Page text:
werewolf, werewolves and lycans


The heat refused to yield to the coming of autumn, the setting sun providing but a minor respite to the crowds gathered in downtown Ironwood. Just like every year, the next-to-last weekend in October marked the culmination of the week-long “Miner Days” commemorating the founding of the town, but this year was the hottest anyone could remember, with humidity so high people felt they could wring water from the night air with their hands. No breeze fluttered the banner strung up between the Ponder General Store and the old State Bank building, sitting untenanted. Yet the number of attendees remained as high as previous years despite the discomfort, and despite the recent unpleasantness. Folks in lower Alabama had learned to live with the heat. And they were already learning to accept the latest chapter in their town’s bloody history, a heritage of Indian massacres and Civil War battles and mining disasters. The people of Ironwood had a long tradition of responding to tragedy with celebration, of laughing through their tears.

They were laughing tonight.

From the stoplight at the junction of Main Street and Highway 63, booths and attractions lined both sides of the downtown area all the way to the railroad tracks. After that, Main Street reverted to County Road 13, meandering out of town to cross the Interstate before reaching the two twin industries to which Ironwood owed its continuing survival. The Lawrence family cornfields came first, culminating at the sprawling cemetery grounds of Providence Baptist Church. Less than a mile from the last headstone was the entrance to the Black Belt Coal Company’s largest mine. More than a few of those interred in the historic graveyard had met their ends down in that mine; more would do so in the future. Yet coal was the town’s heart. As it had taken away, so had the mine given, and the people of Ironwood were not ungrateful.

Traffic had been blocked off for the festival. Vendors sold foodstuffs as varied as cotton candy and funnelcakes, polish sausages and gyros. Fresh lemonade surpassed fountain drinks in popularity, though, had the town not maintained a moratorium against alcohol, it would have been a secondary favorite to beer. In addition to serving food, all imaginable craftworks were displayed, from hand-woven baskets to homemade lye soap. Canned fruit preserves were an annual bestseller, bested only by homemade sorghum.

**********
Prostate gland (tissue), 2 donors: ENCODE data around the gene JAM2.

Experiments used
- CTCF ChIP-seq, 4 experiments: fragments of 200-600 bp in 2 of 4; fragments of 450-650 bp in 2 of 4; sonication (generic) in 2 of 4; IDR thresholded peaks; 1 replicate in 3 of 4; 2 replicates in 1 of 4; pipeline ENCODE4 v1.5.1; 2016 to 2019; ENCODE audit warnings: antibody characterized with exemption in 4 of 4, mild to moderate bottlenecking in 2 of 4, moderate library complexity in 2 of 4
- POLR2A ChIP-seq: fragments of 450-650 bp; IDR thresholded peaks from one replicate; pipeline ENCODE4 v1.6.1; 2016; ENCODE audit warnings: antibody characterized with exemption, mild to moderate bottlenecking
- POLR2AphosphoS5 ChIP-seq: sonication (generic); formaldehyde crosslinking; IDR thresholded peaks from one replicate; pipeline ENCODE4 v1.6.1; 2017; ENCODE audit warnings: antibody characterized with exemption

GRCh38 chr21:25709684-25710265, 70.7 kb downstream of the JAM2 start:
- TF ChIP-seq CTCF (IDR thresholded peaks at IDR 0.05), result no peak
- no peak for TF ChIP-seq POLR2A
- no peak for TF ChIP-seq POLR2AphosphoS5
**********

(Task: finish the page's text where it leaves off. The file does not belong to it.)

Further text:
No one had wanted the festival to be cancelled. For over a century, the citizens of Ironwood had come together to remember their past, to celebrate their lineage. No one wanted a break in that ongoing tradition. But neither could anyone stop talking about the murders. All were thankful to put such an awful business behind them, but it would provide fodder for conversations for years to come. Ironwood had a long memory.

The parade had passed down Main Street, the procession headed by the Volunteer Fire Department’s newest fire truck, polished and primed, lights flashing, the Mayor waving to the crowd from the passenger window. The night’s entertainment had begun with the National Anthem, performed by Ms. Nell Lawrence, a teacher at the elementary school, and would conclude with an Elvis impersonator at 10 PM, with a fireworks display to follow. Just now the stage, located in front of Coleman’s Furniture, was occupied by a string quartet working a set of old Gospel favorites. The crowd clapped along to “I’ll Fly Away” in the glow of the streetlights. Somewhere, a car alarm bleated. Someone shouted a greeting. A child’s balloon burst.

Then, above the mingled noises, rose another sound.

It repeated, louder, closer. One by one, then in groups, people paused to listen. Laughter and conversation died down. The sound came again. A howling. Strident, piercing. Guttural. People exchanged nervous glances, curious stares.

Another howl.

And then, from somewhere down towards the train tracks, someone screamed.

The Beast had arrived for the celebration.

* * *

The Evil Cheezman • March 5, 2019

Previous Post

Next Post